We invite applications from individuals engaged in innovative research, teaching, and practice, and advocacy who can contribute to the department in one or more of the following areas:

  • Demographic Change, Migration, and Race (e.g., their impacts on planning of cities, regional economies and development, infrastructure, housing and labor/employment);
  • Security, Violence, and Conflict (e.g. their impacts on human rights; urban form and design; surveillance and technological systems; or infrastructure);
  • Political and Economic Policy (e.g. poverty reduction policies and projects; state-business relations; regional and urban economics; jobs; urban and national development strategies; rural-urban links; affordable housing; municipal and urban finance and taxation).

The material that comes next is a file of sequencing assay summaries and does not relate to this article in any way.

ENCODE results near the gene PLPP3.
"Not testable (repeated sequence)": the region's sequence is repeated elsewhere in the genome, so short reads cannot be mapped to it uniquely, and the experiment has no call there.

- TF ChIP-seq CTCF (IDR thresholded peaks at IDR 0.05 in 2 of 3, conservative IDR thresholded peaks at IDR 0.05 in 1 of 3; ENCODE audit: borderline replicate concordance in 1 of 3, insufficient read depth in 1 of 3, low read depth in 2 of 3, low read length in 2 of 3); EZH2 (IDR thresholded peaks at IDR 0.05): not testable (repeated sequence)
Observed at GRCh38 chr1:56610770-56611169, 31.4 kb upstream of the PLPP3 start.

• Ecosystem Planning and Design (e.g. ways of maintaining socio-ecological balance in the face of climate change, planning for natural disasters, and the managing of natural resources).

Initial appointments are expected to be made at pre-tenure ranks, although in exceptional cases we will consider more senior tenured candidates.  Successful applicants will be expected to engage with students from the department’s undergraduate, professional masters (MCP), and doctoral programs.
Basic qualifications include a Ph.D. or other appropriate terminal degree in planning or a related field; a track record of excellence in scholarship and teaching; and a strong interest in working across traditional disciplinary boundaries to solve urban problems.  In rare cases, a record of outstanding practice will be considered in lieu of an appropriate degree or teaching/scholarship; MIT offers a parallel track for associate professor of the practice, which may be more appropriate for practitioner-scholar. Applications should be submitted through the Interfolio web site at:

A complete application package includes a cover letter, c.v., statement outlining current and future research and teaching interests; and the names, affiliations, and email addresses of at least three referees. 
Review of candidates will begin on October 1, 2016, and continue until all positions are filled.